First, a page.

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Observers score JAMB high on first class examination conduct

Observers score JAMB high on first class examination conduct

- An educational group has commended the Joint Admissions and Matriculation Board (JAMB) over the success of its tertiary examination conducted on Saturday, May 13

- The group said Saturday's JAMB examination was hitch-free

- It also said the examination was orderly and met set standards in all centres monitored

The Joint Action Coalition on Education (JACE) has commended the Joint Admissions and Matriculation Board (JAMB) over the success of its tertiary examination conducted on Saturday, May 13.

The group, a coalition of various examination groups which monitored the Unified Tertiary Matriculation Examination (UTME) said JAMB's Saturday examination was hitch-free.

The group also said the examination was devoid of irregularities.

Speaking during a post UTME monitoring briefing on Sunday, May 14, the South--West zonal coordinator of JACE Ayokunle Adumashin said Saturday's examination was orderly and met set standards in all centres monitored.

Observers score JAMB high on first class examination conduct

The group said Saturday's JAMB examination was hitch-free

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Adumashin said the adoption of Computer-Based Test has reduced the cases of malpractices in JAMB.

He also said the installation of Close Circuit Television (CCTV) cameras at the examination centres contributed to the level of low examination malpractices recorded.

"JACE therefore commend the management team of JAMB as led by its Registrar, Professor Ishaq Oloyede, for the excellent handling of the 2017 UMTE," Adumashin said.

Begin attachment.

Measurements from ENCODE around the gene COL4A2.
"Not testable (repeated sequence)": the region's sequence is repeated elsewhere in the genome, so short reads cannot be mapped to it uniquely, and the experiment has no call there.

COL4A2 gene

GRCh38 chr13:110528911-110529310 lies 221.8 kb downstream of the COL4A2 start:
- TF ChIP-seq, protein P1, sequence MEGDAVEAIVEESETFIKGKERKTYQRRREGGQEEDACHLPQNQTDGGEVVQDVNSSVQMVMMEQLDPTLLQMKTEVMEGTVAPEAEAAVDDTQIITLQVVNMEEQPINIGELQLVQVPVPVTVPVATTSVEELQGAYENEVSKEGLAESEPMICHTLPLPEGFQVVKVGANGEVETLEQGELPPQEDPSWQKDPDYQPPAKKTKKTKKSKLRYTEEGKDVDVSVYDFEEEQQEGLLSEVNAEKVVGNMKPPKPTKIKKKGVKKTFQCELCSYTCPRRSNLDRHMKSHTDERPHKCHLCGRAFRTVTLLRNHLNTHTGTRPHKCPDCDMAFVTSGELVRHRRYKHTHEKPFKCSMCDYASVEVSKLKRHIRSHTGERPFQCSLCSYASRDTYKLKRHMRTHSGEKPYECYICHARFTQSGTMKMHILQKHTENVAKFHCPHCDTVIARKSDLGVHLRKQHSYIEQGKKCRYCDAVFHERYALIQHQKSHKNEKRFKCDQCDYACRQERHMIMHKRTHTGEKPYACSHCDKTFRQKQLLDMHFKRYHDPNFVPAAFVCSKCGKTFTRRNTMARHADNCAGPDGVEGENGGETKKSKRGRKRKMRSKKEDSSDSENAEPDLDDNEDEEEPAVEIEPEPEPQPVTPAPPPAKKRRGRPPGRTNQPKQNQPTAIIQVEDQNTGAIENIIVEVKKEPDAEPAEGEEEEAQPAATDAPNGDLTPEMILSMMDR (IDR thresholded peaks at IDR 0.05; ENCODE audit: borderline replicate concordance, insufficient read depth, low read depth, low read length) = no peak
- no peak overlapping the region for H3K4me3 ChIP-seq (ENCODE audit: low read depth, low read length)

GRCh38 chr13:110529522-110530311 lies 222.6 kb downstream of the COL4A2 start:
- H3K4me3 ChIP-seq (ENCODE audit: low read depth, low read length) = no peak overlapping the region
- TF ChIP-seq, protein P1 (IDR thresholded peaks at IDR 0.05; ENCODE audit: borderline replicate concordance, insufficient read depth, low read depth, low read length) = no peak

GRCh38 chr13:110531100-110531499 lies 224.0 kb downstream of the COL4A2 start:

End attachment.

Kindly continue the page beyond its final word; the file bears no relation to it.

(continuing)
He further urged JAMB to carry out a holistic review of any lapses observed with a view to remedying before the next examination.

"JACE, through its membership, was able to deploy monitors in each of the 36 states of the federation and the FCT. Our observers monitored the examination for incidents, compliance with global standards in the handling of examinations, and provision of conducive environment," he said.

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"From our observations: the examination was orderly and met set standards in all the centres monitored by our coalition. The few incidents recorded, which were not significant, were largely issues pertaining to human factor and not caused by systems or process.

"The mock examination earlier conducted by JAMB proved useful in exposing candidates to what to expect in the actual examination. This is an initiative that should be sustained.

The examination showed the imperative for continued investment in broadband access and stability in addition to improving on power supply situation in the country. The suggested improvements would totally eliminate the few glitches recorded.

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Secondary schools should improve on exposing students to ICT so that the country can get to a stage where candidates do not experience cyberphobia or fear of computers or technology at such critical time in their life."

"The provision for special needs candidates is commendable. We however urge the Board not to relent in innovating to further make the process pleasant for such candidates," Adumashin noted.

He also urged parents to ensure they familiarize their children with contemporary technology and trends before they complete secondary school.

This he said will minimize the potentials for the children struggling with 'technophobia' at decisive points in their lives.

Watch this NAIJ.com video of applicants lament JAMB registration hassles below:

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